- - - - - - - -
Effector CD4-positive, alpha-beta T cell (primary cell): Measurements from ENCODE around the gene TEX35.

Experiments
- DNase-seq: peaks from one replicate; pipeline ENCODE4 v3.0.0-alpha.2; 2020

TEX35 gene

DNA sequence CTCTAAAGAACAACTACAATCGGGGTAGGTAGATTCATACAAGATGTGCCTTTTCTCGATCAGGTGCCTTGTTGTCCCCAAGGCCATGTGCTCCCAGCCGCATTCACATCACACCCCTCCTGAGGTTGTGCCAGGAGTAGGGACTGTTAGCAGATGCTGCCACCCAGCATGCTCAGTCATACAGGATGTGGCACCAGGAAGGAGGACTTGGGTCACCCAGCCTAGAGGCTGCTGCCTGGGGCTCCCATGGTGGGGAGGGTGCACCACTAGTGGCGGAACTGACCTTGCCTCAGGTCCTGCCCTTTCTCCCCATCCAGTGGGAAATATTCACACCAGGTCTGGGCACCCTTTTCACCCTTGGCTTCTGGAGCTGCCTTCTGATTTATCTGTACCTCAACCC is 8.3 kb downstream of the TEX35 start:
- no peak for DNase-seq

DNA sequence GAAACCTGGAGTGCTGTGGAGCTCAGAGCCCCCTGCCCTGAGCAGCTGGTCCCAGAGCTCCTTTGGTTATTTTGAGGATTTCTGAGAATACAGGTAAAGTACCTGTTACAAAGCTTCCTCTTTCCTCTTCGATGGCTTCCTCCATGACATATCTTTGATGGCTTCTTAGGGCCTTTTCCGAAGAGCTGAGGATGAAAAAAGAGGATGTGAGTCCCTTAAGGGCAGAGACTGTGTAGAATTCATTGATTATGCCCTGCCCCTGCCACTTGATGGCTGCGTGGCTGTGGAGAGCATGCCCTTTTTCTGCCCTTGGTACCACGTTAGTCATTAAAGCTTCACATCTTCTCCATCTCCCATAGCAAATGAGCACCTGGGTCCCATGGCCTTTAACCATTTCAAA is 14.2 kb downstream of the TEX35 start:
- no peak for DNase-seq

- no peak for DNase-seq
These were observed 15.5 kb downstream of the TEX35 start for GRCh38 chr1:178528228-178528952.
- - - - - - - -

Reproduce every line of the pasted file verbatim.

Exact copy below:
Effector CD4-positive, alpha-beta T cell (primary cell): Measurements from ENCODE around the gene TEX35.

Experiments
- DNase-seq: peaks from one replicate; pipeline ENCODE4 v3.0.0-alpha.2; 2020

TEX35 gene

DNA sequence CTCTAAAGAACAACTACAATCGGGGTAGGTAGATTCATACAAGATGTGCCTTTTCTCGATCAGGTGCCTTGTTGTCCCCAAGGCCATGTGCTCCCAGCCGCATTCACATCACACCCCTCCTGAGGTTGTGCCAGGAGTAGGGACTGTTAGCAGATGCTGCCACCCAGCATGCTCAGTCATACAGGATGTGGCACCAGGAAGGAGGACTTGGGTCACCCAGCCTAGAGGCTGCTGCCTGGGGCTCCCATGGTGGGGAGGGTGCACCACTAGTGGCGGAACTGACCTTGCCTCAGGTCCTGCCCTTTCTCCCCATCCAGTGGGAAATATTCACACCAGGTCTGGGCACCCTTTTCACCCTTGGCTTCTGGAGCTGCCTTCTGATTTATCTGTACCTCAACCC is 8.3 kb downstream of the TEX35 start:
- no peak for DNase-seq

DNA sequence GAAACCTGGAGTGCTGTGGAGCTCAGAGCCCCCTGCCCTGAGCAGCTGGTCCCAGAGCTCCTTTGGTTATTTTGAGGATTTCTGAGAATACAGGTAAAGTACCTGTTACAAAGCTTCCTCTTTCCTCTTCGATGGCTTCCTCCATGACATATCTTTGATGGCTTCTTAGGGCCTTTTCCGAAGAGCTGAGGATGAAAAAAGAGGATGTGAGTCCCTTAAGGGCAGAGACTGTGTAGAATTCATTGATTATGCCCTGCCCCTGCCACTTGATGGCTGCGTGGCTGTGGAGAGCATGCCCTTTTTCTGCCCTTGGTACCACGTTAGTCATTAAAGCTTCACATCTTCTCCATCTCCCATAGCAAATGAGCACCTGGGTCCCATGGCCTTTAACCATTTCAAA is 14.2 kb downstream of the TEX35 start:
- no peak for DNase-seq

- no peak for DNase-seq
These were observed 15.5 kb downstream of the TEX35 start for GRCh38 chr1:178528228-178528952.